I gave a talk last night at the Thurrock Thameside Nature Park, as a guest of the Essex Book Festival.
There was a great audience, my thanks to everyone who came, and it is an amazing venue. I strongly encourage you to visit if you get the opportunity. The Park sits in a reclaimed area, where a site of special scientific interest neighbours heavy industry. It is close to London, but washed over by wilderness. The air was thick with maritime scent and bird calls. Red and green navigation lights blinked over
Happy New Year!
I do not share everything in this blog, you will be pleased to know. Most matters familial and ablutionary are kept from these pages.
So too are exact locations from time to time. It is not usually necessary to pinpoint the precise spot where a natural navigation technique revealed itself, or to give a 16 figure grid reference of the perch from which a photograph was taken.
Sometimes, I must confess that I deliberately fail, as unostentatiously as possible, to reveal even a general location if I am keen not to encourage visitors…
The third Condry Festival, 'Nature and Outdoor Writing at its Finest', took place on Saturday at the Tabernacl in Machynlleth, Wales. I was honoured to be invited to speak and it was a wonderful opportunity to spend some time in the company of those whose passion and dedication to understanding the natural world have set them apart. I listened to talks by Jack Grasse, Ian Wright, Jim Perrin, John Fanshawe and Andrew McNeillie. I learned a very great deal and enjoyed the process hugely.
Machynlleth is the right size for a small town and it holds some peculiar…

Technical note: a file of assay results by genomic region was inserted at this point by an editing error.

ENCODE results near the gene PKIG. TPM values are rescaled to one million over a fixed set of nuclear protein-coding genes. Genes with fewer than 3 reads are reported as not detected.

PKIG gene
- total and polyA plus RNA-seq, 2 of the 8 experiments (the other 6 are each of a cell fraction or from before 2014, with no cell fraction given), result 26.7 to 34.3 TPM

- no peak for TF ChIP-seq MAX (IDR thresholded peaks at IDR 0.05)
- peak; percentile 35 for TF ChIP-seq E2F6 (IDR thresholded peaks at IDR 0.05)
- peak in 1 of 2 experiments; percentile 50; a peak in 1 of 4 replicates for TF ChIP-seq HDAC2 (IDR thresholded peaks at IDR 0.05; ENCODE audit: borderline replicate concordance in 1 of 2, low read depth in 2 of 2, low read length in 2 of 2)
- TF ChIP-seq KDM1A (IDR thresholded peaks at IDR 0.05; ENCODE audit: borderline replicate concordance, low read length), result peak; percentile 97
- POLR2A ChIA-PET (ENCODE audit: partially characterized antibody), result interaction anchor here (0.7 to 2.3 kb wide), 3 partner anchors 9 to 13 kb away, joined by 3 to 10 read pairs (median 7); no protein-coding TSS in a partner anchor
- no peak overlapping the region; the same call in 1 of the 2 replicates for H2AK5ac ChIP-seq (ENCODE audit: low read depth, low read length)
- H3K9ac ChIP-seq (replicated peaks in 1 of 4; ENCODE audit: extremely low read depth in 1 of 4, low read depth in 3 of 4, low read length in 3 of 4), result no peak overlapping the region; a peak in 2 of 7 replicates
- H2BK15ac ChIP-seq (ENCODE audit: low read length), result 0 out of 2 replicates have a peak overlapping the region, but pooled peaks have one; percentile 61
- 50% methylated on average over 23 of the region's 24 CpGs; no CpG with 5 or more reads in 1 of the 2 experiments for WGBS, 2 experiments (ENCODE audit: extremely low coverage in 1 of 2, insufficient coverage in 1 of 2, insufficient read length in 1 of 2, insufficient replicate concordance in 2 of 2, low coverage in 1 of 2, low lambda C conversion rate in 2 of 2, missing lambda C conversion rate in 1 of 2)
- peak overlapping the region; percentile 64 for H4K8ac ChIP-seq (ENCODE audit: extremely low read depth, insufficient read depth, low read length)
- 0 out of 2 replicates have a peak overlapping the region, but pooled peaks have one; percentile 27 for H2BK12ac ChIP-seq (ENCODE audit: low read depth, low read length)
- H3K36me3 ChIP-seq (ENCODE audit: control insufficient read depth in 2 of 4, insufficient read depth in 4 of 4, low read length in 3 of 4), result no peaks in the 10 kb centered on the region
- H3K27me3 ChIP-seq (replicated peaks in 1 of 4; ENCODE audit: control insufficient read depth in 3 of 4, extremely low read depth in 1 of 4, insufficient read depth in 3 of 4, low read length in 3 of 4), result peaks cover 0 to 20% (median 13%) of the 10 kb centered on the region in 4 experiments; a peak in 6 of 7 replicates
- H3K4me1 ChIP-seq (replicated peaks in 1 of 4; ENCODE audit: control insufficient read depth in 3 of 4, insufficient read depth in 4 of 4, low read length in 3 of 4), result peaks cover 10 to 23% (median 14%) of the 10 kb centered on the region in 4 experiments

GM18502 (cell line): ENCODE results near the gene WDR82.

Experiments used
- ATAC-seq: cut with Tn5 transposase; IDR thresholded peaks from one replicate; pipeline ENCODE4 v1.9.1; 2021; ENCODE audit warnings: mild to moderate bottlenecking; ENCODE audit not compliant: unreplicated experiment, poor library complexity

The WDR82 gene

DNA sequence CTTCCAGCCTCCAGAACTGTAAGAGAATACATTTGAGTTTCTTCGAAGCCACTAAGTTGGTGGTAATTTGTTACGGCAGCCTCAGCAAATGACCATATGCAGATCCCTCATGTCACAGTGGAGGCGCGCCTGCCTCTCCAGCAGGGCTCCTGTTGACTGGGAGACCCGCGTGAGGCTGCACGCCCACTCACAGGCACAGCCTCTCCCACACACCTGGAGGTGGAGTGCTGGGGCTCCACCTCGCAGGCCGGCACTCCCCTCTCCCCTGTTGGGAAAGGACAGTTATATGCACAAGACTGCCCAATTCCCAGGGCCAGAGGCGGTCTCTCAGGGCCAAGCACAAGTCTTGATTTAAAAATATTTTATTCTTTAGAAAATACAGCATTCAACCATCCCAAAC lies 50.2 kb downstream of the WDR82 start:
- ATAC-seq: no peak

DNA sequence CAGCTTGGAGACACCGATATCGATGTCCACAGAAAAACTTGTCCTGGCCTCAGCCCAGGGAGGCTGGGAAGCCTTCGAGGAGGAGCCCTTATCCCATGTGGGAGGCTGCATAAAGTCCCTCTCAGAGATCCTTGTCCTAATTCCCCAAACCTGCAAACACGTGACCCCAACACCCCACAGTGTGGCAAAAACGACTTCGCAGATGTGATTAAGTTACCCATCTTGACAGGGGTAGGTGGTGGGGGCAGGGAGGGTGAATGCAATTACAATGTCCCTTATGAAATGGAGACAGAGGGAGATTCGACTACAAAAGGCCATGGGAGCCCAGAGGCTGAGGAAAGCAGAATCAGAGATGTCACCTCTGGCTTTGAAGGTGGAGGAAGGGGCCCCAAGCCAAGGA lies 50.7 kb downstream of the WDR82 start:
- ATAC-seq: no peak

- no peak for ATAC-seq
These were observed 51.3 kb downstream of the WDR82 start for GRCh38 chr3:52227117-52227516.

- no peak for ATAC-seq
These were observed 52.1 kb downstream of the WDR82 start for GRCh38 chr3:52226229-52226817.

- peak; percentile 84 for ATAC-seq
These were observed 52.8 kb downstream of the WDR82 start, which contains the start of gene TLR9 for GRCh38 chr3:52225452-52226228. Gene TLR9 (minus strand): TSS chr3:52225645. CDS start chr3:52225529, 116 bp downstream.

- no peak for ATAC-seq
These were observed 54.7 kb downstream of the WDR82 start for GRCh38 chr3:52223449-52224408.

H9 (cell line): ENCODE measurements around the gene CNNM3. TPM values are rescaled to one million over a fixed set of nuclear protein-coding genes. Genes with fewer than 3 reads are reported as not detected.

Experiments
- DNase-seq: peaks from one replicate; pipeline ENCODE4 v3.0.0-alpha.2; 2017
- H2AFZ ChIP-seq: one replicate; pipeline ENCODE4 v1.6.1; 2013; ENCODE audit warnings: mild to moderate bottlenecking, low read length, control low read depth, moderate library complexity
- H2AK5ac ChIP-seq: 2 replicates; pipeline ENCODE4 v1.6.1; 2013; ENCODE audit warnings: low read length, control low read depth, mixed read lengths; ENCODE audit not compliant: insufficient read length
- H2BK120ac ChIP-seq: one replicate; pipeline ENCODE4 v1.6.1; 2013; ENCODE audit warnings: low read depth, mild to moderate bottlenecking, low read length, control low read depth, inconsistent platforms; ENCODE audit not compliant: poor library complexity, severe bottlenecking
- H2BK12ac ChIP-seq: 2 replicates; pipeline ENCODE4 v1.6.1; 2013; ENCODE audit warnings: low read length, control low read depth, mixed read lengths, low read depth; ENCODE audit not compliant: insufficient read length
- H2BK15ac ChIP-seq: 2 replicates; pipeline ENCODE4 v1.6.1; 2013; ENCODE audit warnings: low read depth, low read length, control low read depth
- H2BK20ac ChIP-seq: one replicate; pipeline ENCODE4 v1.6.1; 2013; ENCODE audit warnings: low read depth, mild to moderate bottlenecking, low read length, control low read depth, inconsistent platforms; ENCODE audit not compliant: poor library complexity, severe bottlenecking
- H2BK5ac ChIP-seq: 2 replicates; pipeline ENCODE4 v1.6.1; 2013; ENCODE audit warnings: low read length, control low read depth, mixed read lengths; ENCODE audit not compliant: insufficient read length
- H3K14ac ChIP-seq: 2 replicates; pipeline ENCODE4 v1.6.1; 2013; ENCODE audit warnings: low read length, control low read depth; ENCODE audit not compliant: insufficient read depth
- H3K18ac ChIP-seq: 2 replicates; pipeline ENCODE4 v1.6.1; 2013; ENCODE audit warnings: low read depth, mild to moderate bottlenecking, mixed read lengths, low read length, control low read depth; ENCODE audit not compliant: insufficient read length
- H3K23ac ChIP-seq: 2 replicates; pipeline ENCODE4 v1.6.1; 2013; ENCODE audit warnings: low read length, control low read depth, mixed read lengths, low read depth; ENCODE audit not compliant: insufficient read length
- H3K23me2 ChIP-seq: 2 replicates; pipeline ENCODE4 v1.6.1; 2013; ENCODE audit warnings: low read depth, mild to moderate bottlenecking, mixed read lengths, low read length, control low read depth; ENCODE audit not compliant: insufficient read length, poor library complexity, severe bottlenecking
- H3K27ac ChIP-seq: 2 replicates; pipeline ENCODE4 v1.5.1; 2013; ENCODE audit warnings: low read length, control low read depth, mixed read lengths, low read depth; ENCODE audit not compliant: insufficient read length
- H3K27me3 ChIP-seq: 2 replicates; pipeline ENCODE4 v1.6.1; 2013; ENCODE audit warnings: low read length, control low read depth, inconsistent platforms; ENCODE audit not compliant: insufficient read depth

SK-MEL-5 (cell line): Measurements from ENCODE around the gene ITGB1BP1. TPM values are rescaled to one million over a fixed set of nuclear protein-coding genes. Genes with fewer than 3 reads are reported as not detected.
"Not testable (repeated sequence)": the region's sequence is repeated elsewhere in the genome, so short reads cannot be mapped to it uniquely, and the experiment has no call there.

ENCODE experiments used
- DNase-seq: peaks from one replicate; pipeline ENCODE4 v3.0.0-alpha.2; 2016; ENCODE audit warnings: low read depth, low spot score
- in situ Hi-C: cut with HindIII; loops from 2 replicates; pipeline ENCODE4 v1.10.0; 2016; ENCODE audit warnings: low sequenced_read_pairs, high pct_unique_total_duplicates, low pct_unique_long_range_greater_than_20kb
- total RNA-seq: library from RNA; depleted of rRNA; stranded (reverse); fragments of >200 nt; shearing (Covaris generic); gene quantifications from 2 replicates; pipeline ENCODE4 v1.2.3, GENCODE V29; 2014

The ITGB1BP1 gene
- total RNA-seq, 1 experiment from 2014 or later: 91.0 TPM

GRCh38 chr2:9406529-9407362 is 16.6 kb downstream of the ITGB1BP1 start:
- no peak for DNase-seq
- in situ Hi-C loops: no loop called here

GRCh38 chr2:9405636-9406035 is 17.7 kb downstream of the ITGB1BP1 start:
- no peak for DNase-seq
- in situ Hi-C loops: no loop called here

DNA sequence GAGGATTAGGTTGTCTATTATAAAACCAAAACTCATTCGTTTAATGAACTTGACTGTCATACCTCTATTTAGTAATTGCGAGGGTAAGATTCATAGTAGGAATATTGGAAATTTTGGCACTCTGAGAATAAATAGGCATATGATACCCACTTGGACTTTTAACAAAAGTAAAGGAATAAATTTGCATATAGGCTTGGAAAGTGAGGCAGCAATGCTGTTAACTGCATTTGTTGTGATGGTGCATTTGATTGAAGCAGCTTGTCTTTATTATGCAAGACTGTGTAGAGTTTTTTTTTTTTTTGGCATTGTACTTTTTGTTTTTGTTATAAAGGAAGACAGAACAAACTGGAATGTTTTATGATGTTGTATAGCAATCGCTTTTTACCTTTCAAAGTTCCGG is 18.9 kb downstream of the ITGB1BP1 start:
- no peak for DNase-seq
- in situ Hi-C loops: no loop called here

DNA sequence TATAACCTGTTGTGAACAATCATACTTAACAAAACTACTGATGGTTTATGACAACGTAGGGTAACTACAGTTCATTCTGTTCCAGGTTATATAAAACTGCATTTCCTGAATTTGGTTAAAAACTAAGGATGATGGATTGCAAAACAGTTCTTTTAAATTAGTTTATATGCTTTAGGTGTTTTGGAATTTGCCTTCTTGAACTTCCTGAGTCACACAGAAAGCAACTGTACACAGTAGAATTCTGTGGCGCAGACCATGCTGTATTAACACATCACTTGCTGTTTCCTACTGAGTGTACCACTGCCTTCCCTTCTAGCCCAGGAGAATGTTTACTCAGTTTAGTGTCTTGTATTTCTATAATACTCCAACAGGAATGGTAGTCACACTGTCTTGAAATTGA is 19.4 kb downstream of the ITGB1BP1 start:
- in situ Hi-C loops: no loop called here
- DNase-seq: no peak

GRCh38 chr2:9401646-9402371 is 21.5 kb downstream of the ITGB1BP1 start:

Tom Vanderbilt, the journalist and best-selling author of 'Traffic', flew over from the States to join me in Dartmoor last week for a taste of natural navigation in the wild.His account will be appearing in the US magazine, 'Outside', in due course so I won't spoil the fun here, but I will write it up and publish it on this website once Tom's Outside article has run. Suffice to say that Dartmoor did not pull any punches and a meteorologically intense time was enjoyed.The Natural Navigator book is being published in the US on 1st January 2011.
A detailed review of the book has just been published on Nick Gallop's Skills for Wild Lives website, which is well worth a visit anyway. (Image courtesy of his website).
Yesterday afternoon I was driving back home from Chichester when the car took over and lead me to the West Stoke car park. This wild places book has had a bewitching effect. Was it a case of many a true word spoken in jest in my entry yesterday? I really did not expect to find myself at Kingley Vale, one of the nominated 'wild places', as soon as a few hours after writing it.Walking for a couple of hours from sunlight to dusk and beyond, there were plenty of rich natural navigation clues and I…